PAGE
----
Human rights and democratisation in Turkey

Since the adoption of Universal Declaration of Human Rights in 1948, a significant progress has been made globally in respect of human rights. In Turkey, adoption of reforms aiming at fundamental rights and freedoms has vastly accelerated. Regulations enabling every citizen to enjoy fundamental rights and freedom have put into practice.

Human Rights Day is observed every year on 10 December to commemorate the day on which, in 1948, the United Nations (UN) General Assembly adopted the Universal Declaration of Human Rights. Following the Declaration’s adoption in 1948, the modern description of human rights has been shaped as “fundamental rights which are inherent in all human beings regardless of their nation, ethnic origin, language, religion, gender or any other status.”

With a view to improving fundamental rights and freedoms in accordance with universal criteria, Turkey has taken necessary steps in order to harmonise its domestic legal systems with international conventions and inspection mechanisms. In the meantime, Turkey has introduced a number of regulations to ensure that its people can enjoy fundamental rights and freedoms with an understanding of equal citizenship.

Adoption of the principle that international agreements in the area of fundamental rights prevail over domestic law was a significant step in the protection and improvement of human rights. “UN International Covenant on Civil and Political Rights” and “UN International Covenant on Economic, Social and Cultural Rights” (1966), which are known as the “twin covenants” and which constitute two of the most important universal documents in the field of human rights, were ratified within the scope of integration of international law.

Policy of zero tolerance to torture
Within the context of “zero tolerance to torture” policy, detention conditions have been improved and police stations modernised. The “Optional Protocol to the United Nations Convention against Torture and Other Cruel, Inhuman or Degrading Treatment or Punishment” and “The Council of Europe Convention on the Prevention of Terrorism” have been ratified. Prisons not meeting UN and Council of Europe standards have started to be closed down.

Series of Reforms within the scope of European Union (EU) Harmonisation packages
Death penalty is abolished in accordance with the EU harmonisation commitments. Within the Second EU Harmonization Package, passed in 2002, the Law on Political Parties was amended and as a milestone in democratisation of Turkey, closure of a political party became more difficult. Within the scope of the Third EU Harmonization Package, European Court of Human Rights judgments against Turkey are recognized as grounds for a new trial procedure in civil and criminal cases. Thereby, the ambiguity regarding the normative value of agreements on fundamental rights and freedoms was removed.

Individual Application to the Constitutional Court
One of the most significant improvements with regard to human rights in Turkey is the introduction of procedure of individual application to the Constitutional Court. The Law no.5982 including important amendments to the judicial provisions of the Constitution was adopted through a referendum dated 12 September 2010. In consequence of these amendments, the right to individual adoption to the Constitutional Court was introduced as a new method of legal remedies. As an extremely important issue in a world of ever-improving communication technologies, personal data protection is taken under constitutional guarantee.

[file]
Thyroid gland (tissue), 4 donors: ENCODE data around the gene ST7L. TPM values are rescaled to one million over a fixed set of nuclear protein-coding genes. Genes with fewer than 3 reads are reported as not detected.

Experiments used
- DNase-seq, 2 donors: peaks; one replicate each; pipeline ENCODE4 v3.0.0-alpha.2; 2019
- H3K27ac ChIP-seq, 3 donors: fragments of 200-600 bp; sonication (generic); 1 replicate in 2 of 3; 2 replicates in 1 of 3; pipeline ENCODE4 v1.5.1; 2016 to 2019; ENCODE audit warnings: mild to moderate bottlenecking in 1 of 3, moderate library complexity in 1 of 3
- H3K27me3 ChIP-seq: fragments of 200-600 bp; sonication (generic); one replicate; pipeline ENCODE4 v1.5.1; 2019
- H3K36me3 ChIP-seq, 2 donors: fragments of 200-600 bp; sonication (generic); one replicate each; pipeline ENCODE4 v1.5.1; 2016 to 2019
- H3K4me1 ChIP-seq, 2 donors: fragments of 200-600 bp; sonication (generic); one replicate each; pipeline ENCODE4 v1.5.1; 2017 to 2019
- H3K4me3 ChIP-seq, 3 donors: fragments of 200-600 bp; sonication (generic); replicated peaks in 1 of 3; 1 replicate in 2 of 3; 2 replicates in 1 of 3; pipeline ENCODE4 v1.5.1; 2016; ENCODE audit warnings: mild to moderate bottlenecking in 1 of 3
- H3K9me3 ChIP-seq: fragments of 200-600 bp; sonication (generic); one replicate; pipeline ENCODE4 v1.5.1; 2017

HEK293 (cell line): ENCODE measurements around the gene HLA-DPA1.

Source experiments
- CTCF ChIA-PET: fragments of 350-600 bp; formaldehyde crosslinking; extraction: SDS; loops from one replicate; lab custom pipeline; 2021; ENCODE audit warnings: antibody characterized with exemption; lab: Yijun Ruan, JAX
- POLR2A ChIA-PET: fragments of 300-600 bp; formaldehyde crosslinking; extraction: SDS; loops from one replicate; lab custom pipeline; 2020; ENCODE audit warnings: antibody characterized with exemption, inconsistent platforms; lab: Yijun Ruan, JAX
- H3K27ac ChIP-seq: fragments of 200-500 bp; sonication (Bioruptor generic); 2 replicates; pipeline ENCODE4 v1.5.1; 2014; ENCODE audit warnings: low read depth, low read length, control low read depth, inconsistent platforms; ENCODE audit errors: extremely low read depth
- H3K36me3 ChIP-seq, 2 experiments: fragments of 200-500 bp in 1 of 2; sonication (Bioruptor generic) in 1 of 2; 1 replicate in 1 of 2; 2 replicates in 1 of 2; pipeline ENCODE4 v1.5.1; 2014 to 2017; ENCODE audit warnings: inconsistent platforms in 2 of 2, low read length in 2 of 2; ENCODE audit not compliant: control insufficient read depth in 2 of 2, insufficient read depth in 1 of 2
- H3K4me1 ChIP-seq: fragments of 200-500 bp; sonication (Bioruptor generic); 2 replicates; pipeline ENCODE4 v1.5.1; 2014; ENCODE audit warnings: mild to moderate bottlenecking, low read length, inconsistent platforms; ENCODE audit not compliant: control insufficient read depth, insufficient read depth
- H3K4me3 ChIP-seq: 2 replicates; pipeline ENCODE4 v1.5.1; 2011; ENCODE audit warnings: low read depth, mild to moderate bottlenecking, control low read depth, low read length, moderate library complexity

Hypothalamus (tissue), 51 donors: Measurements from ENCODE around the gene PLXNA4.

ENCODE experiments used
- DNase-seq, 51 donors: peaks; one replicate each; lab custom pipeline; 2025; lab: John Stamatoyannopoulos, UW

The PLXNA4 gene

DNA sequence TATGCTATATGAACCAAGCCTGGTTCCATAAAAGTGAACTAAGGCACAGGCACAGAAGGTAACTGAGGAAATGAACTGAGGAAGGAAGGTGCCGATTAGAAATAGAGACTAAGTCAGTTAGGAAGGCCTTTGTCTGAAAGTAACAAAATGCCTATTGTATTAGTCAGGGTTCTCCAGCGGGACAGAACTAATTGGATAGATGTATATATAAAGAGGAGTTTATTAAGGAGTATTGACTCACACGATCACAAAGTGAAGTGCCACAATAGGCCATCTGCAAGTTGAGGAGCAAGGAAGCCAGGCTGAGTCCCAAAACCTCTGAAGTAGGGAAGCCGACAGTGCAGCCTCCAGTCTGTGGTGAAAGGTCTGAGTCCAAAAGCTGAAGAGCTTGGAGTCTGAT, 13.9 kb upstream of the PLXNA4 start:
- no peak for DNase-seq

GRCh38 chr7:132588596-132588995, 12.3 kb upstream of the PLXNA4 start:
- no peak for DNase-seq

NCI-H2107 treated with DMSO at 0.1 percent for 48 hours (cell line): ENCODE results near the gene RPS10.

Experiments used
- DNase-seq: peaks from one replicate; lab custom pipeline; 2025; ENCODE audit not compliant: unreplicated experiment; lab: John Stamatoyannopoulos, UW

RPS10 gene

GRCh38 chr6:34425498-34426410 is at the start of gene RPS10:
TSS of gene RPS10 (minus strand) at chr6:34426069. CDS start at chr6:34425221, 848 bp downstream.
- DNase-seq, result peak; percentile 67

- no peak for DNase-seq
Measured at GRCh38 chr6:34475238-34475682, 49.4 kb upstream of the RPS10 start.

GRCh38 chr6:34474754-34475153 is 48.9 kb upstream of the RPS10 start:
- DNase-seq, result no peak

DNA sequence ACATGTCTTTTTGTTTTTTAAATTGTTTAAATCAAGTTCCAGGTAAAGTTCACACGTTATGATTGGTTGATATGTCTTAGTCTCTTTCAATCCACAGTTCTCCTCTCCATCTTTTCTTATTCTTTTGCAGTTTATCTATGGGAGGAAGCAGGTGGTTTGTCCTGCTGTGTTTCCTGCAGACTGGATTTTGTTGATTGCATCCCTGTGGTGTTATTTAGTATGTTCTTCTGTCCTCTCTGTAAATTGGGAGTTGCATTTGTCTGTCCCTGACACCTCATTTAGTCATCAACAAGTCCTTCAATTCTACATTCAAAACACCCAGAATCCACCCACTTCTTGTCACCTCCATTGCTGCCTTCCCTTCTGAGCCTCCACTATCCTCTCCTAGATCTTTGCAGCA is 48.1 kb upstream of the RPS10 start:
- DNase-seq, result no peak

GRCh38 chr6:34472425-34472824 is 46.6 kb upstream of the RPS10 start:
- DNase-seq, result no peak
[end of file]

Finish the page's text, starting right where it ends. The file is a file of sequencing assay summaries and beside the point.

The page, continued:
Political propaganda in different languages
Reforms such as extension of public servants’ rights to apply to courts and increasing guarantees to political parties have become milestones in democratisation of Turkey. Establishment of the Institution of Ombudsman as well as the Human Rights Institute of Turkey have strengthened Turkey’s institutional structuring in human rights.

Regulations enabling civil servants to resort to jurisdiction, providing more freedom to political parties and safeguarding the latter are among significant reforms in politics. Establishment of the Institution of Ombudsman and Human Rights Institute of Turkey have strengthened Turkey’s institutional structuring in human rights. Democratisation Package declared in 2013 has paved the way for conducting political propaganda indifferent languages and dialects.

Adoption of Right to Information
Right to Information was included in the legislation in 2003 and a new law on associations was put into practice in 2004 with a view to enlarging the civil society course. A new “Law on Trade Unions and Collective Bargaining Agreement” was adopted in 2012, which provided a new perspective towards labour relations. The enactment of a modern press law, ended the practice of closing down and confiscating publishing houses.

Equal citizenship
A large number of reforms have been realised within the scope of “equal citzenship” principle. Freedom of worship for citizens belonging to various religious groups has been broadened. It has become easier for minorities’ community foundations to acquire new real estate, and upon many properties, which were confiscated previously, have registered in the foundations’ names.

Significant steps have been taken with regard to women’s and children’s rights particularly in the last decade in Turkey. The “Law to Protect Family and to Prevent Violence against Women” has entered into force. In addition, Turkey has become a party to the “Council of Europe Convention on preventing and combating violence against women and domestic violence” and the “Council of Europe Convention on the Protection of Children against Sexual Exploitation and Sexual Abuse”.


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